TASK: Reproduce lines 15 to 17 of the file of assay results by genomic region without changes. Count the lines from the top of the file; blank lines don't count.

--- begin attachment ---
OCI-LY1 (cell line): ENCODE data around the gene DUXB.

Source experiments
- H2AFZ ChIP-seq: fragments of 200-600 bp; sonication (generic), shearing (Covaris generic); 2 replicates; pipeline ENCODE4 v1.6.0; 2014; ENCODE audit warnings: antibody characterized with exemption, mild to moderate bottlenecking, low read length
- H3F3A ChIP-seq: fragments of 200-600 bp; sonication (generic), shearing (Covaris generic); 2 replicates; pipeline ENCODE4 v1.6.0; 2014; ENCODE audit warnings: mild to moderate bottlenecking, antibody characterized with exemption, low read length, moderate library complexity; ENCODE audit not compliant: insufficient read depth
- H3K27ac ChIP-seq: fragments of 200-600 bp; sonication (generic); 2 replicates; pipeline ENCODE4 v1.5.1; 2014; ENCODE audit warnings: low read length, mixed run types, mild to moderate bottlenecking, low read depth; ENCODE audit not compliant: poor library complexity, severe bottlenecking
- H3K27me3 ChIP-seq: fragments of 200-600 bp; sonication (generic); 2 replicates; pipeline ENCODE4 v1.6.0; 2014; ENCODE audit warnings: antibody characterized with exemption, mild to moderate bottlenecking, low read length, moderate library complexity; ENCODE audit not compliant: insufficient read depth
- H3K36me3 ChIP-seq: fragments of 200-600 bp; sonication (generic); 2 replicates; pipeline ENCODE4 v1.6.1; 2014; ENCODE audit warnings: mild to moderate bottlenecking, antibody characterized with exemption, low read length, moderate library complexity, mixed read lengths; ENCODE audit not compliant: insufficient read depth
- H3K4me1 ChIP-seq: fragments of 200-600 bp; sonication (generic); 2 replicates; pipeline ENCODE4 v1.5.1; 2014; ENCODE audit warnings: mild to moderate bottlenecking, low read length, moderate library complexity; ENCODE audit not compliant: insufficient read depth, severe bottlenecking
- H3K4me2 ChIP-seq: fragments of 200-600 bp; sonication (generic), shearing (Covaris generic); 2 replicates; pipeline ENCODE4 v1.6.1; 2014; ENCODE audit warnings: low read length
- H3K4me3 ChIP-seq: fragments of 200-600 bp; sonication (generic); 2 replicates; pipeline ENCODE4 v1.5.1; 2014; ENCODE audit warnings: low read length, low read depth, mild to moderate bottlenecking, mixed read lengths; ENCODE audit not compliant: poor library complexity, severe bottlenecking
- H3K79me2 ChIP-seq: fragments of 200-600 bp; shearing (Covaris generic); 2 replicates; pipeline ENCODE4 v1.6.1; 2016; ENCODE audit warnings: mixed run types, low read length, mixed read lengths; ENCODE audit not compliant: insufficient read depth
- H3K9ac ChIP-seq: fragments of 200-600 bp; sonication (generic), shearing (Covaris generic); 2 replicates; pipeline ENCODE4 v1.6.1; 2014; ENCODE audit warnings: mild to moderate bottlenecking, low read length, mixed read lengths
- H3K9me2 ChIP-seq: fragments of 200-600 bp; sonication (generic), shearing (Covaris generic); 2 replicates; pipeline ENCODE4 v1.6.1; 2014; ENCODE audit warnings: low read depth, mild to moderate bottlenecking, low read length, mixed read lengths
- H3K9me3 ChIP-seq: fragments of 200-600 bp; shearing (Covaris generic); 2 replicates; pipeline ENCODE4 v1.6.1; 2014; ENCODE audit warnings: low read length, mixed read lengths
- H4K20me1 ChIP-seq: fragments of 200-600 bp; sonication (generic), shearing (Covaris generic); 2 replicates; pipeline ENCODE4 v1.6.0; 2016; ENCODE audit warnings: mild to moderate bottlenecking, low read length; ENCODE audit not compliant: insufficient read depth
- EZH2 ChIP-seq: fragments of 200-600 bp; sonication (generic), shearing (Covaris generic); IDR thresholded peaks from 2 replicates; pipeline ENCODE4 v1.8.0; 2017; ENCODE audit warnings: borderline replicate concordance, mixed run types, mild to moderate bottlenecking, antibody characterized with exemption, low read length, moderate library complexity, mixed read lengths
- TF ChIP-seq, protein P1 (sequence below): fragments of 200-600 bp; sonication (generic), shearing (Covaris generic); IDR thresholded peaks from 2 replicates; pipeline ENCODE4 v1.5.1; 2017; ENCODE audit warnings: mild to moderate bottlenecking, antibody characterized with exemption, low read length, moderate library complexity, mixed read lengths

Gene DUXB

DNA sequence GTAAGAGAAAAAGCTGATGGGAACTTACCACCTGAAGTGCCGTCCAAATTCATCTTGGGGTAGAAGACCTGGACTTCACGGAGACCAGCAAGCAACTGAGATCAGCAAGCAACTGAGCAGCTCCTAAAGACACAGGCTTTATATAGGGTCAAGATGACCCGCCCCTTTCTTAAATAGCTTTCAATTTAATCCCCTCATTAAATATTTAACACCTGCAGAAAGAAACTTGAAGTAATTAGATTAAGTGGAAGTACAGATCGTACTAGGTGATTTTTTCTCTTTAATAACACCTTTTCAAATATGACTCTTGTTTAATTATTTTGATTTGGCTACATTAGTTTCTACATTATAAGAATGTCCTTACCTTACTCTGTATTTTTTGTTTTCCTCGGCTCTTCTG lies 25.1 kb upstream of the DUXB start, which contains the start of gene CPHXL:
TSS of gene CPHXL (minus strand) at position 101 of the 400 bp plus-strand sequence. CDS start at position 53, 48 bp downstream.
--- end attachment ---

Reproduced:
- H4K20me1 ChIP-seq: fragments of 200-600 bp; sonication (generic), shearing (Covaris generic); 2 replicates; pipeline ENCODE4 v1.6.0; 2016; ENCODE audit warnings: mild to moderate bottlenecking, low read length; ENCODE audit not compliant: insufficient read depth
- EZH2 ChIP-seq: fragments of 200-600 bp; sonication (generic), shearing (Covaris generic); IDR thresholded peaks from 2 replicates; pipeline ENCODE4 v1.8.0; 2017; ENCODE audit warnings: borderline replicate concordance, mixed run types, mild to moderate bottlenecking, antibody characterized with exemption, low read length, moderate library complexity, mixed read lengths
- TF ChIP-seq, protein P1 (sequence below): fragments of 200-600 bp; sonication (generic), shearing (Covaris generic); IDR thresholded peaks from 2 replicates; pipeline ENCODE4 v1.5.1; 2017; ENCODE audit warnings: mild to moderate bottlenecking, antibody characterized with exemption, low read length, moderate library complexity, mixed read lengths